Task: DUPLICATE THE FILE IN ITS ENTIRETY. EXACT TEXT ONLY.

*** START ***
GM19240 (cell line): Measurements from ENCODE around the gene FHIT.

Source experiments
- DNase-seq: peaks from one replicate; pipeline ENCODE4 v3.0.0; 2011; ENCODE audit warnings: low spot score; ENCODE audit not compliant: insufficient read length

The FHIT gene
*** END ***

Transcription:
GM19240 (cell line): Measurements from ENCODE around the gene FHIT.

Source experiments
- DNase-seq: peaks from one replicate; pipeline ENCODE4 v3.0.0; 2011; ENCODE audit warnings: low spot score; ENCODE audit not compliant: insufficient read length

The FHIT gene